Neelie Kroes: How to make Europe the world’s safest online environment


Our world is entering the digital age. And it is becoming ever more important to keep that digital world safe and secure.  Recent headlines show us the sheer scale of hacking and spying, and the significance for our privacy, and for our economy.  But let’s recall three trends.  First: the online world is coming to benefit every aspect of our lives, bringing innovation, convenience and efficiency.  And no wonder. New innovations like the cloud offer a hundred-billion euro boost to Europe.  We cannot turn our backs on those benefits. But, with that growing spread, online threats have correspondingly growing consequences. And a lack of trust can only hamper widescale use, and constrain those benefits.  Second: risks are mounting. According to Symantec, the total number of attacks increased by 81% in just one year. In ever more forms: from identity theft and phishing — to botnets, Trojans and denial-of-service attacks. And more besides.  Third: these risks imply significant costs.

Each year, many businesses, if not the majority, face security breaches: even for a smaller business, the cost can be tens of thousands of euros per breach. For a major incident the cost could amount to over a quarter of a trillion dollars. Let’s hope that doesn’t happen.  But let’s not get confused between the different issues in play here. Let’s understand the situation, recognise which tools we have available, and use the right one for the right job. Let’s not confuse privacy with security, or confidentiality with integrity.  Data protection is a fundamental right that we must safeguard. People have a right to know and control how their data is used.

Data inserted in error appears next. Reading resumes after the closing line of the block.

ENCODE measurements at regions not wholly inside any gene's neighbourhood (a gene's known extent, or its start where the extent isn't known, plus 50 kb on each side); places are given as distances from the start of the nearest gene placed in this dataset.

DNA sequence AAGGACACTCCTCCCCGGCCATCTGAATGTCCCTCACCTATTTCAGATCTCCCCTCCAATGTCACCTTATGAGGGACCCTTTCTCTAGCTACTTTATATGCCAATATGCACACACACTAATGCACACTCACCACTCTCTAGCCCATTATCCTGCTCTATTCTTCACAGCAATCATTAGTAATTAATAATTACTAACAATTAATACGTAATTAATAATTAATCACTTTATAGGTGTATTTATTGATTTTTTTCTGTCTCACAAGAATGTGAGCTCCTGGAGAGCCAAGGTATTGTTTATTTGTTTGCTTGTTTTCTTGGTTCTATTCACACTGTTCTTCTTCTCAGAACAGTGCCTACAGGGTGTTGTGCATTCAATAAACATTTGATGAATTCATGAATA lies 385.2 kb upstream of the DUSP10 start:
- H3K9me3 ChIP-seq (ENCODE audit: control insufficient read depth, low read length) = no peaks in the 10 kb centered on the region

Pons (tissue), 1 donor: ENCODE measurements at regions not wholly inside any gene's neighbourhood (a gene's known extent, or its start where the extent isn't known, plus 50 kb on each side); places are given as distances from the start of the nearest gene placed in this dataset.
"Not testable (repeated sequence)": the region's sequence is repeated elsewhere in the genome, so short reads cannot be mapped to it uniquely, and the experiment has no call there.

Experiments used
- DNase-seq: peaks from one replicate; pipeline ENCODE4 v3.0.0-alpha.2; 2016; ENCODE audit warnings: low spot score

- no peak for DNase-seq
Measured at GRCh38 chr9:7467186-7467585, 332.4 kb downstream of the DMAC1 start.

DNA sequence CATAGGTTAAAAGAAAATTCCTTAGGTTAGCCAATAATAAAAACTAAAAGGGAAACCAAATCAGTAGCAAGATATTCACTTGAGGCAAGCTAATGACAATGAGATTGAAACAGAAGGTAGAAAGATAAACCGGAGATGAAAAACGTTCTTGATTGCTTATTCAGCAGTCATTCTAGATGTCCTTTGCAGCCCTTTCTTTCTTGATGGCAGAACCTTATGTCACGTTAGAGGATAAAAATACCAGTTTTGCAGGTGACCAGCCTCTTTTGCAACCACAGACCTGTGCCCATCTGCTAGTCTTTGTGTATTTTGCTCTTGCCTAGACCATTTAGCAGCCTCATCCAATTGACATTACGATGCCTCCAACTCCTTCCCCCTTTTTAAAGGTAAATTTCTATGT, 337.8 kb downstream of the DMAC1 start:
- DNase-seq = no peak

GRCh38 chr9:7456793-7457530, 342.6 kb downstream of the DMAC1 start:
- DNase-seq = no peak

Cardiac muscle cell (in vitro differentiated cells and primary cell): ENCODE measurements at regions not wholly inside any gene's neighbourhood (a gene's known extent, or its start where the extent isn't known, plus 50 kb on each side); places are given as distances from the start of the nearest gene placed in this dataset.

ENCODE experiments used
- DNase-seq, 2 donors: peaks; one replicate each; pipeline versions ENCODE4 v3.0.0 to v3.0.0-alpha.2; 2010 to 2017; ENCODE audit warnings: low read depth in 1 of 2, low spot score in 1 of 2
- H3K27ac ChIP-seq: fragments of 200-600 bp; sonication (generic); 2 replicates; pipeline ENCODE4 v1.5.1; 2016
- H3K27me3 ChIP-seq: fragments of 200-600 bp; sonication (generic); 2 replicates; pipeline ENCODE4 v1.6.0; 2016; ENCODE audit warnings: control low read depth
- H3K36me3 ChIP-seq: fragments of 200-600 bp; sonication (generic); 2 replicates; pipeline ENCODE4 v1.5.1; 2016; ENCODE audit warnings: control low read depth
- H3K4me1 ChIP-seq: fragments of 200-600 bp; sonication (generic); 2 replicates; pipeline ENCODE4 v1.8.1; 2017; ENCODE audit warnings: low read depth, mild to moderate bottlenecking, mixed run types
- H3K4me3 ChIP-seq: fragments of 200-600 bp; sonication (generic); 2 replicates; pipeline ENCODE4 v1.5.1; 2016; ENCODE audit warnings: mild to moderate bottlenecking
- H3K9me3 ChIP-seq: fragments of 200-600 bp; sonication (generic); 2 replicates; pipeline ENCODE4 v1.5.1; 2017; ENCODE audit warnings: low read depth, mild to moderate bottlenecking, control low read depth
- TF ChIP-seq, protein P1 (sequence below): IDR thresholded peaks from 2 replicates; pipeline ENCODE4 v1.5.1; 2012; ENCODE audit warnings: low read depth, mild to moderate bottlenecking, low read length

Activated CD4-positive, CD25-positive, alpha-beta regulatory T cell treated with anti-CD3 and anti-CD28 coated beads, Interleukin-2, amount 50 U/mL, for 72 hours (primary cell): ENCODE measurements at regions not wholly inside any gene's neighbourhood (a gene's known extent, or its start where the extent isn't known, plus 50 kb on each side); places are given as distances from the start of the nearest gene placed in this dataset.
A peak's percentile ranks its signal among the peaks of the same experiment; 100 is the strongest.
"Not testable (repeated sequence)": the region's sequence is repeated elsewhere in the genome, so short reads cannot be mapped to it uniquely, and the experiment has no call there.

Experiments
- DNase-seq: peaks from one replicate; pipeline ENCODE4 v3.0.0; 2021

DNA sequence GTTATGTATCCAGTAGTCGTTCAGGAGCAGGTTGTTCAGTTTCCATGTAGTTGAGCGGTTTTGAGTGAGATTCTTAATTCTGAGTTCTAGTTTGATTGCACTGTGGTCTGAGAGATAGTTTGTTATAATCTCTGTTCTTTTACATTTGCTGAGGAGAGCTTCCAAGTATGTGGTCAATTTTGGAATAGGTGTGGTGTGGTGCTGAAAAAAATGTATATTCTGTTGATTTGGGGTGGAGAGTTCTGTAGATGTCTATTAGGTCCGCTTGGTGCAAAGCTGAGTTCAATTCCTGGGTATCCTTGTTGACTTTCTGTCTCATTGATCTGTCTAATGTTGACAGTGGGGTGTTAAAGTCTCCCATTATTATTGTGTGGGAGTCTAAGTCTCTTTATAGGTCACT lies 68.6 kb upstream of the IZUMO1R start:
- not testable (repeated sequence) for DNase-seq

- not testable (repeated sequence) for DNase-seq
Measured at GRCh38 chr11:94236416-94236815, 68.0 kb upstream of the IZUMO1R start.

Not least because the further data is spread, it more vulnerable it becomes.  We must protect our citizens, so their data is not misused in that way. Not destroying the digital opportunities they enjoy every day, but protecting proportionately.  So data protection is an important part of the picture. But let’s be realistic.  Spying may be unacceptable. But it’s been going on for some time. Maybe it’s the world’s second oldest profession. And it’s not about to stop. Here to read more.

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